Opinion: An Alternative Landscape Water Use Conservation Proposal for Florida Local Government and Utilities Consideration
by David Drylie


Public utilities and water supply managers and our citizens will not benefit from public policies promising water conservation and not delivering. Our public utilities and all Florida citizens should only support those landscape water use conservation strategies that demonstrate and quantify numbers of gallons conserved and available for reallocation.  Proposed quantifiable solutions must also satisfy reasonable cost/benefit analysis.  I believe the State of Florida, our cities, counties, water utilities and the Florida Green Industry must support establishment of an enforceable landscape water use conservation standard, based on good science and empirical data.

I wish to present a multifaceted strategy to conserve 50% or more of the current landscape water used annually and primarily by those residences with in-ground irrigation systems. 

Based on Hillsborough County water use data, many homeowners with in-ground irrigation systems use, on average, 22,000 gallons per 1,000 SF of landscape area per year, or 110,000 gallons/year.  Unpublished soil moisture sensor research confirms: most homeowners overwater existing landscape plants and turf by 50-75% on average.  Overwatering turf or landscape plants contributes to shallow roots, reducing plant vigor, decreasing drought tolerance, increasing pests and disease, increasing pesticide and fungicide use, contributing to increased stormwater runoff, contaminants, and ground water pollution.

I believe most Florida citizens will support conservation strategies supported by good science.  I believe many new industry innovations and technologies, quantifiable strategies, and creative design solutions are on the near horizon and will further aid in decreasing landscape water use.  As a landscape architect, I personally support priority investment in rebuilding and reestablishing soil ecosystem biological functions within disturbed fill soils, urban soils, sandy soils, clay soils, wet soils, and dry soils found within new and existing landscapes.  Improving soil organics with compost will play a significant role.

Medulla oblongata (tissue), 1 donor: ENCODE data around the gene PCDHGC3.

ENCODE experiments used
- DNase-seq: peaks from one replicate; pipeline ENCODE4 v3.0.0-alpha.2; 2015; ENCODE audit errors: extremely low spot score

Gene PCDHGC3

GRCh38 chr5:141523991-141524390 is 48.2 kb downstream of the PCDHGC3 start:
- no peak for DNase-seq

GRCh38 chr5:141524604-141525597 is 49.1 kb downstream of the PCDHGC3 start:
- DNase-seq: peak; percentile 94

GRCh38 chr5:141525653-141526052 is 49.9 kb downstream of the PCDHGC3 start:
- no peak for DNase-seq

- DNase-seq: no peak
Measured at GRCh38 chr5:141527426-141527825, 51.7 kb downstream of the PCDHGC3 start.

The proposed Sustainable Landscape Water Conservation Allowance and Conservation Standard is expressed as up to 11,000 gallons per year per 1,000 SF of landscape area. We then quantify, enforce, and support the proposed conservation standard with two simple strategies: 

  1. A landscape water meter is required for all new and existing in-ground irrigation systems, public or private.  The cost incurred by utilities to purchase, install, and monitor landscape meters should be easily integrated into the rate structure.
  2. A tiered rate structure for landscape water use is required; the lowest rate is charged for use at or below the Landscape Water Use Annual Allowance (11,000 gallons per 1000SF).  For those exceeding their allowance, water rates should double for up to 40% use over the established allowance, and rates should triple for water used and exceeding 40% over-allowance amounts.  The highest rate should reflect the cost and charges for RO water.

There should probably be a solid discussion of reallocating the money spent creating and enforcing regulations to:

  1. The cost of the water meter installation;
  2. The education of the residential user;
  3. The “cost sharing” incentives (NOT rebates) to large water users to jump-start aggressive landscape water reduction plans and implementation. (This should be done by properly credentialed professionals!)

With reduced ink and very few new regulations, I believe the Sustainable Landscape Water Use Conservation Program will deliver significant quantifiable results within the first year.  Incentives should be provided for homeowners consistently using 50% less water than their ‘allowance’. 

David Drylie is owner and landscape architect at Green Images Nursery in Orlando, Florida. He may be contacted at greenimage@aol.com

Editor's Note:  This proposal is a version of the water-budget approach now used successfully in over three dozen cities in the U.S. and outlined in the new EPA WaterSense for new homes guidelines

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